Jason Vargas

You know that thing that Jason Vargas did last time, the bit where he allowed four runs in seven innings and was completely bland and forgettable? Yeah, he's probably going to do pretty much the exact same thing again. At least, that's what he's done in literally every start so far this season. Consistency!

Felix Hernandez

You guys don't have to face King Felix, but I figured I should let you know: two starts ago, against the Rays, King Felix busted out a new pitch and just murderized them all. Apparently, this offseason Felix decided that being one of the top ten pitchers in baseball wasn't enough for him, so he decided to learn how to throw a cutter. And not just any cutter: Felix learned Mariano Rivera's cutter. Ever wondered what makes Mariano so great? His cutter breaks two inches away from RH hitters and eight inches up, and moves at 91 MPH. For reference, the three next best cutters in the game break two-in five-up (Halladay), two-out five-up (Haren), and three-in six-up (Lee), all at around 85 MPH. It's the combination of vertical movement and velocity that makes Mariano so amazing. Felix's new cutter? One inch in versus RH. Nine inches up versus vacuum. 92 MPH. Before two starts ago, Felix had two pretty good fastballs, a great curve, a great slider, and the best changeup in baseball. Now he has all of those things and also Mariano Rivera's cutter. In his most recent game, he didn't use it. Maybe he decided he didn't need it to one-hit the Twins for eight innings.

Relief Pitchers

Shawn Kelley

Erasmo Ramirez is gone, not because he was bad, but because Hector Noesi was not terrible. Noesi is not as good as Ramirez, but he hasn't imploded yet, and management wants to show him off to make the Pineda trade look good (not that that's particularly necessary now that both of the players the Yankees received in it are injured), so Ramirez went down to AAA to stretch out some more in case they need him for spot starts later on. In his place is Shawn Kelley, a RH short reliever who started the season on the roster and was demoted immediately after allowing a mammoth home run to Yoenis Cespedes. He was a really interesting RP prospect before he got hurt not long after being called up. Tommy John surgery did not do wonders for his fastball, but he was good in the majors late last year and murderous in AAA early this year, so he's up again.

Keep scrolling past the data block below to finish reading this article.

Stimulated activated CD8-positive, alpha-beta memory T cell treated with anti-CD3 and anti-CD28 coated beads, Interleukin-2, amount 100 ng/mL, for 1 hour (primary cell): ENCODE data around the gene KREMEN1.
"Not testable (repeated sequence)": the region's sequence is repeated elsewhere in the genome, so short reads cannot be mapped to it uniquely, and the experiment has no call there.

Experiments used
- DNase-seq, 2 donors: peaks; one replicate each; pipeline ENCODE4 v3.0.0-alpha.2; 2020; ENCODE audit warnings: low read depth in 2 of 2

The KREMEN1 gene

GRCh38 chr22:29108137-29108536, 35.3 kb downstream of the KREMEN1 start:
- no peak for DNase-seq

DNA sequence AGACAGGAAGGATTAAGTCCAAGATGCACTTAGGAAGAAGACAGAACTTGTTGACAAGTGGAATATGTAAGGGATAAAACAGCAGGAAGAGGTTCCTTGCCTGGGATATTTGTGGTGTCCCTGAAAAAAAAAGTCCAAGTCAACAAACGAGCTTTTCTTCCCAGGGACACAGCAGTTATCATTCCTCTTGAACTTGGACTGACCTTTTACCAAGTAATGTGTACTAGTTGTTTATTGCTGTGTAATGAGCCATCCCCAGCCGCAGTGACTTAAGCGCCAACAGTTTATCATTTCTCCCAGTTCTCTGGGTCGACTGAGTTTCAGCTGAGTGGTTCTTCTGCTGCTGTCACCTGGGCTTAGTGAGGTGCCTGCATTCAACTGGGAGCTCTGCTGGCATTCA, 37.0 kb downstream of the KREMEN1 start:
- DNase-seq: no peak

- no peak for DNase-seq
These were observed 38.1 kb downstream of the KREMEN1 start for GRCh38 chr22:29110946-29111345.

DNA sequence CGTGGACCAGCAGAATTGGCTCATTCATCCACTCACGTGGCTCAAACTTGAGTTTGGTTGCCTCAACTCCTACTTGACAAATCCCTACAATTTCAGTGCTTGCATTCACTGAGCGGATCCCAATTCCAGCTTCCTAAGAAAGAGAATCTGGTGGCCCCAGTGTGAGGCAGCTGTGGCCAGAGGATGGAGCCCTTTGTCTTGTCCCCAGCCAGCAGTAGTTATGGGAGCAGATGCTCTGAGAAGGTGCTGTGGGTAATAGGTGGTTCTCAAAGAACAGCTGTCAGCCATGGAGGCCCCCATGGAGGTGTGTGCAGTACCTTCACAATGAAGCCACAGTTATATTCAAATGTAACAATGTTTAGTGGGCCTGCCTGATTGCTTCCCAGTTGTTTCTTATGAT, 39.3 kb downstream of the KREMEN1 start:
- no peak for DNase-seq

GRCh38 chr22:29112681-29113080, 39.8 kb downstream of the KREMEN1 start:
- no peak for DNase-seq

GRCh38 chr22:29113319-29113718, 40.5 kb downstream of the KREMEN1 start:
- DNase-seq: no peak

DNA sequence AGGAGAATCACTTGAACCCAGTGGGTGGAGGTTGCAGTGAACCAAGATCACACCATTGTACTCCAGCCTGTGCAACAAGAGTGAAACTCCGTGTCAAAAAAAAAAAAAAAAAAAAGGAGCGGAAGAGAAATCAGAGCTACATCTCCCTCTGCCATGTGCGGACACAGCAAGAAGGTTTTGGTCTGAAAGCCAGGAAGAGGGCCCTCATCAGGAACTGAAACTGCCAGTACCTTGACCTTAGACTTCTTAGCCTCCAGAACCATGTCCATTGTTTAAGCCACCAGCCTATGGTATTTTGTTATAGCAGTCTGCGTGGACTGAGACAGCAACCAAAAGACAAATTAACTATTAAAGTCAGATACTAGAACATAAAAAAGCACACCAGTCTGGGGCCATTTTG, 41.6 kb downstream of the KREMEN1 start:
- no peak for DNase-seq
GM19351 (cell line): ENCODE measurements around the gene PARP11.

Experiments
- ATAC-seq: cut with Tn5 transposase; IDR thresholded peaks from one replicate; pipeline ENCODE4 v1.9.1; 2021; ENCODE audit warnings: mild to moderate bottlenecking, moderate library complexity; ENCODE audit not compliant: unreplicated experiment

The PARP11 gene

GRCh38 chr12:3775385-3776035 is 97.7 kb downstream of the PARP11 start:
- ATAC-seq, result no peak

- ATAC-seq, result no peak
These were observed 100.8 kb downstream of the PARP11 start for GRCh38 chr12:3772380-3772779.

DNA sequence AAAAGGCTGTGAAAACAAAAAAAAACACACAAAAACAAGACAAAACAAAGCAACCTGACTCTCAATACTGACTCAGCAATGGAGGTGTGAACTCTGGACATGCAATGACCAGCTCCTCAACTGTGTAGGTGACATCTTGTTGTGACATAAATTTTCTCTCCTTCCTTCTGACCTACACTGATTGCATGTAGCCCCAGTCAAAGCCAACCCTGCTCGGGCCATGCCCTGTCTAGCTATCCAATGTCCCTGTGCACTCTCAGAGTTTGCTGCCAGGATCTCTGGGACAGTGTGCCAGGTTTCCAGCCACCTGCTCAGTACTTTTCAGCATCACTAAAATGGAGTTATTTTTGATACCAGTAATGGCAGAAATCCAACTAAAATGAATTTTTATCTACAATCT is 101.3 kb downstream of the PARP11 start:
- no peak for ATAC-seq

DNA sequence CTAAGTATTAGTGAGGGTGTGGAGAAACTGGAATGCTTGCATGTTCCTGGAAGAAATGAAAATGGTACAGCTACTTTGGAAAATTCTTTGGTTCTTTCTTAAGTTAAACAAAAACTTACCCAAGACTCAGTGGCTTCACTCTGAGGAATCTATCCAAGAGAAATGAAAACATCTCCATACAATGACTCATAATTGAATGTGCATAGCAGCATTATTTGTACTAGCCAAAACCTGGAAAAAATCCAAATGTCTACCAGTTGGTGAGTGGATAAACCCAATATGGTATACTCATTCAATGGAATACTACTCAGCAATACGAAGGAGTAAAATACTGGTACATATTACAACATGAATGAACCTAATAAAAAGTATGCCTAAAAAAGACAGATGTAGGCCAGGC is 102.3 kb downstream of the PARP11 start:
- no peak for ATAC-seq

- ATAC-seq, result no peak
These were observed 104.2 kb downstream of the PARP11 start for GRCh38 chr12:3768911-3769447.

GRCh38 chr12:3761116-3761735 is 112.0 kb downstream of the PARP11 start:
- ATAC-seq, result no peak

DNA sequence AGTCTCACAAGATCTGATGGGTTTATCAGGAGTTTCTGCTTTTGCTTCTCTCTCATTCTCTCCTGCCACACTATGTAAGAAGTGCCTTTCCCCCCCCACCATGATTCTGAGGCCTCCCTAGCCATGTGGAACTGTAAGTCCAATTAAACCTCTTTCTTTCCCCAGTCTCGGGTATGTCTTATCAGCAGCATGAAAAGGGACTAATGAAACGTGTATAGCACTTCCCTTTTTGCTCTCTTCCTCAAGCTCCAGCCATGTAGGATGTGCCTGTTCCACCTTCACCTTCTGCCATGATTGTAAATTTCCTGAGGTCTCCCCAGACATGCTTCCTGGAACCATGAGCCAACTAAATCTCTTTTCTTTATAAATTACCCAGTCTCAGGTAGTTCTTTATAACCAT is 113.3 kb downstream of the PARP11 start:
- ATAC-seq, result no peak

Lucas Luetge

Now that the pig farmer has been around a little longer, his nature is becoming clearer. The guy relies on his excellent slider to screw with left handed hitters, and he's decent versus RHBs as well. He's a little more walk-prone that you'd like in a LOOGY, but he hasn't allowed very many hard-hit balls. George Sherrill, the team's intended LOOGY, is out for the season getting Tommy John, so it appears Luetge is here to stay. I'm fine with that.

Brandon League

Brandon League is having some problems this year. He's still a good reliever, don't get me wrong, but he hasn't been as dominant this year so far as he was last year, mostly because his command has been iffy. League's two pitches are a 97 MPH fastball with nasty tail and a murderous split that, back in 2009, was statistically (in terms of runs allowed per pitch) the single best pitch in baseball. However, he throws the split almost exclusively in pitcher's counts. For some reason, despite his wicked stuff, League has never struck out very many dudes--he's survived because he's always had a stupid low walk rate and the splitter induces absurd numbers of ground balls. This year, he's had trouble getting the fastball to go exactly where he wants it to, and this has put him in hitter's counts more often, thus depriving him of his best pitch. "Throw the splitter in hitters' counts, too!" you say. Mariners fans say that too. Maybe he's afraid that if he does, the hitters will just stare at it--it's great at inducing swinging strikes, but umps don't like calling it a strike even when it's right in the middle of the zone. Maybe he's stupid. But he's been less effective this year than before.